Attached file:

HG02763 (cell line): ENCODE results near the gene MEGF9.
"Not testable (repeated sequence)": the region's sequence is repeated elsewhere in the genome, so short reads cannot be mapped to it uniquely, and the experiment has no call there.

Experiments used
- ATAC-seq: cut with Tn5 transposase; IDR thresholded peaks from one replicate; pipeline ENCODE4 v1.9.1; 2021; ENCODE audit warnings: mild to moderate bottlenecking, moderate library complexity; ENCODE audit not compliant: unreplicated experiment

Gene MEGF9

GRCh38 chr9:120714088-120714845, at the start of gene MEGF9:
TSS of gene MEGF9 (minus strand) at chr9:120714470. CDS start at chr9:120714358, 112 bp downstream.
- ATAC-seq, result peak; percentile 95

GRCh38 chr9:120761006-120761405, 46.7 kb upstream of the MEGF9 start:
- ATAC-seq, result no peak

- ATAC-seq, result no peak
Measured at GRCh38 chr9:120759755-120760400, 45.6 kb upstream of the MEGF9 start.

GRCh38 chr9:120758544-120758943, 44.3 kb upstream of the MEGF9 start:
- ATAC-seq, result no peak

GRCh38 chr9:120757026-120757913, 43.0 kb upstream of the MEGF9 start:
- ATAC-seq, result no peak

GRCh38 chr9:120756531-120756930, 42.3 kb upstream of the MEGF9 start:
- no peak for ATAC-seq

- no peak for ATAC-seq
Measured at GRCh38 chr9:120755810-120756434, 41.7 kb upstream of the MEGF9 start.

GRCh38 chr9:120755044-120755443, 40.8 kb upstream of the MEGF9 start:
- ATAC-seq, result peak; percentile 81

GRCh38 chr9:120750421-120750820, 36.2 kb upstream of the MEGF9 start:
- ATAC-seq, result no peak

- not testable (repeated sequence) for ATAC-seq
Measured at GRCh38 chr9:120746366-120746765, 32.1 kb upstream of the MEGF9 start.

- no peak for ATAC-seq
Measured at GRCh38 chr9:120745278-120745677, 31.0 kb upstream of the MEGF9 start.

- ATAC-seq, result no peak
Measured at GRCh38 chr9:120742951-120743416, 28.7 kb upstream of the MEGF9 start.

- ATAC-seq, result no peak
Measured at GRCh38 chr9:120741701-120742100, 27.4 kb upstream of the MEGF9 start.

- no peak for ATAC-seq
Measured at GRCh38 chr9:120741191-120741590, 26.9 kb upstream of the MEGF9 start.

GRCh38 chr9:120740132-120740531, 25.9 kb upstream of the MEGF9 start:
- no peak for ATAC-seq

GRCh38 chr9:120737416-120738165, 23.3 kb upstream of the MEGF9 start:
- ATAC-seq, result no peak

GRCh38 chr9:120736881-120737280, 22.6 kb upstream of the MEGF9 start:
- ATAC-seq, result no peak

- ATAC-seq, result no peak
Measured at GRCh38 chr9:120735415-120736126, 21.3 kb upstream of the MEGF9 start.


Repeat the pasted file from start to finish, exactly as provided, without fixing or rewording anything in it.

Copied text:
HG02763 (cell line): ENCODE results near the gene MEGF9.
"Not testable (repeated sequence)": the region's sequence is repeated elsewhere in the genome, so short reads cannot be mapped to it uniquely, and the experiment has no call there.

Experiments used
- ATAC-seq: cut with Tn5 transposase; IDR thresholded peaks from one replicate; pipeline ENCODE4 v1.9.1; 2021; ENCODE audit warnings: mild to moderate bottlenecking, moderate library complexity; ENCODE audit not compliant: unreplicated experiment

Gene MEGF9

GRCh38 chr9:120714088-120714845, at the start of gene MEGF9:
TSS of gene MEGF9 (minus strand) at chr9:120714470. CDS start at chr9:120714358, 112 bp downstream.
- ATAC-seq, result peak; percentile 95

GRCh38 chr9:120761006-120761405, 46.7 kb upstream of the MEGF9 start:
- ATAC-seq, result no peak

- ATAC-seq, result no peak
Measured at GRCh38 chr9:120759755-120760400, 45.6 kb upstream of the MEGF9 start.

GRCh38 chr9:120758544-120758943, 44.3 kb upstream of the MEGF9 start:
- ATAC-seq, result no peak

GRCh38 chr9:120757026-120757913, 43.0 kb upstream of the MEGF9 start:
- ATAC-seq, result no peak

GRCh38 chr9:120756531-120756930, 42.3 kb upstream of the MEGF9 start:
- no peak for ATAC-seq

- no peak for ATAC-seq
Measured at GRCh38 chr9:120755810-120756434, 41.7 kb upstream of the MEGF9 start.

GRCh38 chr9:120755044-120755443, 40.8 kb upstream of the MEGF9 start:
- ATAC-seq, result peak; percentile 81

GRCh38 chr9:120750421-120750820, 36.2 kb upstream of the MEGF9 start:
- ATAC-seq, result no peak

- not testable (repeated sequence) for ATAC-seq
Measured at GRCh38 chr9:120746366-120746765, 32.1 kb upstream of the MEGF9 start.

- no peak for ATAC-seq
Measured at GRCh38 chr9:120745278-120745677, 31.0 kb upstream of the MEGF9 start.

- ATAC-seq, result no peak
Measured at GRCh38 chr9:120742951-120743416, 28.7 kb upstream of the MEGF9 start.

- ATAC-seq, result no peak
Measured at GRCh38 chr9:120741701-120742100, 27.4 kb upstream of the MEGF9 start.

- no peak for ATAC-seq
Measured at GRCh38 chr9:120741191-120741590, 26.9 kb upstream of the MEGF9 start.

GRCh38 chr9:120740132-120740531, 25.9 kb upstream of the MEGF9 start:
- no peak for ATAC-seq

GRCh38 chr9:120737416-120738165, 23.3 kb upstream of the MEGF9 start:
- ATAC-seq, result no peak

GRCh38 chr9:120736881-120737280, 22.6 kb upstream of the MEGF9 start:
- ATAC-seq, result no peak

- ATAC-seq, result no peak
Measured at GRCh38 chr9:120735415-120736126, 21.3 kb upstream of the MEGF9 start.